Handling of media and signaling
Media and signaling for each call to a Pexip Infinity service (VMR, gateway call etc.) may take different paths, depending on the location of the caller, the available capacity of Conferencing Nodes, whether any media overflow locations have been configured, and the role of the Conferencing Node that receives the call signaling.
A Conferencing Node can have either a transcoding or a proxying role:
- Transcoding Conferencing Nodes are required in all deployments; they manage all of the media processing required to host a conference, and can also handle direct connections to/from endpoints if required.
- Proxying Edge Nodes are optional; they handle call signaling and the media connection with the endpoint, but forward the media on to a Transcoding Conferencing Node for processing.
For full information, see Deployment guidelines for Proxying Edge Nodes.
Media and signaling handling for a conference follows these rules:
- Conferencing Nodes handle all conference signaling and media (except for direct media scenarios).
- A single conference instance can span any number of locations and any number of Conferencing Nodes, but with a limit of 3 nodes per location that are processing media for that conference.
- The Conferencing Node that receives the call signaling always continues to handle the signaling, regardless of where or how the media is routed (which may be through a different node). There is no concept of signaling overflow.
- When a call is received on a Transcoding Conferencing Node, Pexip Infinity selects a transcoding node to process the conference media and perform the lineside media handling. The selection process is based on the Transcoding location, and the optional Primary overflow location and Secondary overflow location configured against the location of the node that is handling the call signaling. In the first case it tries to use a transcoding node in the Transcoding location: it will initially select a node that is already transcoding media for that conference (if that node has sufficient capacity to take the new call), otherwise it selects the transcoding node that currently has the most available capacity. If there is not a suitable node in the Transcoding location with sufficient capacity to take the media, or it has reached the limit of 3 nodes in that location, it uses a transcoding node in the Primary overflow location, or a node in the Secondary overflow location.
- When a call is received on a Proxying Edge Node, lineside media handling is allocated to the proxying node with the most available capacity in the location receiving the signaling. That proxying node must then forward the media onto a transcoding node using the same allocation/overflow rules (based on the signaling location's configured transcoding and media overflow locations) as when a call is received on a transcoding node, as described above. A system location should not contain a mixture of proxying nodes and transcoding nodes.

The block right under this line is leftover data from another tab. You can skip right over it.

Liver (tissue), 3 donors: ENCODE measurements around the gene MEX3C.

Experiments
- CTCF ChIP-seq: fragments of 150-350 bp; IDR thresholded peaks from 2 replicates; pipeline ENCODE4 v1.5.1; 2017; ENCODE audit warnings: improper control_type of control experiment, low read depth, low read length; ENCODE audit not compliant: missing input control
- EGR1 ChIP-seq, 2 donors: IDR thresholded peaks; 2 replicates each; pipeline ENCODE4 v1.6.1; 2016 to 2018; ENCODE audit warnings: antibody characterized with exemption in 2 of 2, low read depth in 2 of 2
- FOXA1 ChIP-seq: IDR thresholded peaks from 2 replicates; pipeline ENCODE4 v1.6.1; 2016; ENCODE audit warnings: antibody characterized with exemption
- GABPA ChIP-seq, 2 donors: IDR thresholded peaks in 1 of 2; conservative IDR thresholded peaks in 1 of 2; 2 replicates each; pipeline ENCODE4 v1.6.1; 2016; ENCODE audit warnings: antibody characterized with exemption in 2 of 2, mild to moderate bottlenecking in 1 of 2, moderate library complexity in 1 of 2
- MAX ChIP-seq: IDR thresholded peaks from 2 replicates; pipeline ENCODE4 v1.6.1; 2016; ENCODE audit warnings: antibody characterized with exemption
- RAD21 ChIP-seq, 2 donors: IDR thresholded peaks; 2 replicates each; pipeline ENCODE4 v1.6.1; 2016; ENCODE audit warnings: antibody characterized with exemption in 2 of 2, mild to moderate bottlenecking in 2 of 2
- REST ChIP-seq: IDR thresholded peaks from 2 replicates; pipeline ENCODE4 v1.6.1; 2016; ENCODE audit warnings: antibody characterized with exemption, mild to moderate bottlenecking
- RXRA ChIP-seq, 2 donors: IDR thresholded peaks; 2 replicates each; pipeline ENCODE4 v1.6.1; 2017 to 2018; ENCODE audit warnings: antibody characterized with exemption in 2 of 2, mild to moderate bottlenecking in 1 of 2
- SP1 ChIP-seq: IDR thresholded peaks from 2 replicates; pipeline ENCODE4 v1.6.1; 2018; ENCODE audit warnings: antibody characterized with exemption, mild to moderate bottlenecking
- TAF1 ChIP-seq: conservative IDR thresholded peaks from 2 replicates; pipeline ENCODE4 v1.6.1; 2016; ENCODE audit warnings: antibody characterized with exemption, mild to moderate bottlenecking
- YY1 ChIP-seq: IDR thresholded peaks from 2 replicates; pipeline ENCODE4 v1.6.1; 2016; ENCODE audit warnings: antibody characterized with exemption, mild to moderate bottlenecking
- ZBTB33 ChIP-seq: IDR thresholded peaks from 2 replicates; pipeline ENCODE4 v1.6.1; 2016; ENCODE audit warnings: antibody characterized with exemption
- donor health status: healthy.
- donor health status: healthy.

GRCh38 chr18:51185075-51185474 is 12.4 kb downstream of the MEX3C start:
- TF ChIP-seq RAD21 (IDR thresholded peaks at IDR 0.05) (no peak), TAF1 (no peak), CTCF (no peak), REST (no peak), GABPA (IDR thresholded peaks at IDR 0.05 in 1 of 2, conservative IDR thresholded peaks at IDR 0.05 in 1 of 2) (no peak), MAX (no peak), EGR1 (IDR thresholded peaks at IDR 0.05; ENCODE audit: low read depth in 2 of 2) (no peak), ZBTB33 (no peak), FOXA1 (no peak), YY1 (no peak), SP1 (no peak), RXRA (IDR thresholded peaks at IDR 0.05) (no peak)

- The transcoding nodes send the call media for the conference to each other over a backplane, with each node sending the media on behalf of all the endpoints connected (or proxied) to it. If two or more transcoding nodes in the same location are processing conference media, a single node per location acts as an intermediary and sends the conference media over a backplane to another intermediary node in the other locations that are also handling that conference.
You should ensure that any locations specified as a Transcoding location or as a Primary or a Secondary overflow location contain only Transcoding Conferencing Nodes.
Note that if you change the media-handling locations for a proxying location (i.e. its transcoding, primary or secondary overflow locations), any proxied calls from that location that are currently being handled by the previously configured media locations will be dropped.
More details about all of these rules and some example scenarios are explained in the sections below:
- Locally and globally distributed conferences
- How nodes for signaling and media proxying (if applicable) are determined
- How Pexip Infinity decides which Transcoding Conferencing Node will process the media
- Media overflow locations
- Infinity Gateway calls
- Nominating the outgoing location for outbound calls
Locally and globally distributed conferences
Conferences that span more than one Transcoding Conferencing Node can be locally or globally distributed. Locally distributed conferences exist across multiple transcoding nodes in the same system location and send conference media between nodes via a local backplane.
Globally distributed conferences exist across several Transcoding Conferencing Nodes, where each node is in a different system location. As system locations are typically used to represent different physical locations, this allows participants in different regions to access the conference from their local Conferencing Node. The nodes send the call media for the conference to each other over a single geo backplane, with each node sending the media on behalf of all the endpoints connected (or proxied) to it, thus minimizing WAN bandwidth usage between locations.